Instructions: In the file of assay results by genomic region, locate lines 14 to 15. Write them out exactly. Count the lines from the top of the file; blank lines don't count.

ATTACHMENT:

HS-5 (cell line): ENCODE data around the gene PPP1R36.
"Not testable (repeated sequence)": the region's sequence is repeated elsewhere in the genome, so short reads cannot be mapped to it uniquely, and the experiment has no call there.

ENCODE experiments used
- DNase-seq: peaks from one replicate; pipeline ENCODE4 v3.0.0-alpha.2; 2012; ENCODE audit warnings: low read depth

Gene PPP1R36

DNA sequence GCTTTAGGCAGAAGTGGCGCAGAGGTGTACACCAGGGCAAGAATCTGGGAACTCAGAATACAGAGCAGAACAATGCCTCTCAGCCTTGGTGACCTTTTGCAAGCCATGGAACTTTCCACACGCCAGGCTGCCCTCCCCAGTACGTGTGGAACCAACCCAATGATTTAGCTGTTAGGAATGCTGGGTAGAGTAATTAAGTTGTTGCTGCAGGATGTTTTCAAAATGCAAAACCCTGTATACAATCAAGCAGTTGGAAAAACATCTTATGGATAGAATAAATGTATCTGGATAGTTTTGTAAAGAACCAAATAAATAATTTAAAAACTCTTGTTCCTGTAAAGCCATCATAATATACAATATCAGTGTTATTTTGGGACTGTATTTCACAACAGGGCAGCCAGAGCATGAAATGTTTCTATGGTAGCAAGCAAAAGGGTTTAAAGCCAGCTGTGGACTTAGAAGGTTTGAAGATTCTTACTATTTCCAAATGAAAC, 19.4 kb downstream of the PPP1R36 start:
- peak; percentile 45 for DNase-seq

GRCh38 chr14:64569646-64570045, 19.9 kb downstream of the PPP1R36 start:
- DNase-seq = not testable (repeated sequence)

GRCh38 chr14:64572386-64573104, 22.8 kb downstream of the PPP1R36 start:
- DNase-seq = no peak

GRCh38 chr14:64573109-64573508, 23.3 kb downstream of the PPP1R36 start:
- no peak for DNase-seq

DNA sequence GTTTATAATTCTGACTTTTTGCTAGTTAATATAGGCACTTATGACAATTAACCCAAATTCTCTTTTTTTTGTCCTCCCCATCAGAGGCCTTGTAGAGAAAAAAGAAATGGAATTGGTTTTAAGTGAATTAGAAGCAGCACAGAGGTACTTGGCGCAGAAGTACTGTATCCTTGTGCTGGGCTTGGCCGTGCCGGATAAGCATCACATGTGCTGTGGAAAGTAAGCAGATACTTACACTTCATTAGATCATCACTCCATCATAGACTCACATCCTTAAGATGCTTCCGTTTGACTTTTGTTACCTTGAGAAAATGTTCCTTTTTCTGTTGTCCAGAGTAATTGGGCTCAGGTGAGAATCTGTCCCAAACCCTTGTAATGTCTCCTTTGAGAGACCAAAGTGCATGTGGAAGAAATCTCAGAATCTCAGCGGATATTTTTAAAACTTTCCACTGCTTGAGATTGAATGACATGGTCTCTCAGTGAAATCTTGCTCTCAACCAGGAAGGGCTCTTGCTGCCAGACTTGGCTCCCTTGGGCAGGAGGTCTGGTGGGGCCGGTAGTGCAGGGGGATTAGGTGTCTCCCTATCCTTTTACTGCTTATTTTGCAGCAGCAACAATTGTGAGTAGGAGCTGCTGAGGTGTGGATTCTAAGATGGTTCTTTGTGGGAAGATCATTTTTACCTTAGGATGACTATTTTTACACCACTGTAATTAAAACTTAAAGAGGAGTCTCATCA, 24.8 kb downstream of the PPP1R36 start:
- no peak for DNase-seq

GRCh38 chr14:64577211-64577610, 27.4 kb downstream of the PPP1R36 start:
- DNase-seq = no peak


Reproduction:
DNA sequence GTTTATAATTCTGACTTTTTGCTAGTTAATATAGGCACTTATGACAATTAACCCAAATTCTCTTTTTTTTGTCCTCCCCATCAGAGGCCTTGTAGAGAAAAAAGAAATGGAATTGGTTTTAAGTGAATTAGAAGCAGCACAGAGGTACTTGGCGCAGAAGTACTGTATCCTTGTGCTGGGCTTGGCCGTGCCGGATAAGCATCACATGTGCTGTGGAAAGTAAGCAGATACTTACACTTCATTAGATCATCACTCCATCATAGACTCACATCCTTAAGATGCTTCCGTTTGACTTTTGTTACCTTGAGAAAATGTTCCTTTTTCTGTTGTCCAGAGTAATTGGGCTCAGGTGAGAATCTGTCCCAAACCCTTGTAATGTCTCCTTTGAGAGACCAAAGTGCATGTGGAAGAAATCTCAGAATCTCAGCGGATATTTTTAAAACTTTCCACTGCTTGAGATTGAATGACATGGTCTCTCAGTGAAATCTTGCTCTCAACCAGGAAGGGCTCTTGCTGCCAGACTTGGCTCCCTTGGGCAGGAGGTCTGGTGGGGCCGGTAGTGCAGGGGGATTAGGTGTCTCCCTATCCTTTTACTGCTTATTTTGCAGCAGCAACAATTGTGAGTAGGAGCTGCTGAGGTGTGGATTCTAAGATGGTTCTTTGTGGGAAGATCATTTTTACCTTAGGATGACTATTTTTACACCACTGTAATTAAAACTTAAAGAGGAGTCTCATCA, 24.8 kb downstream of the PPP1R36 start:
- no peak for DNase-seq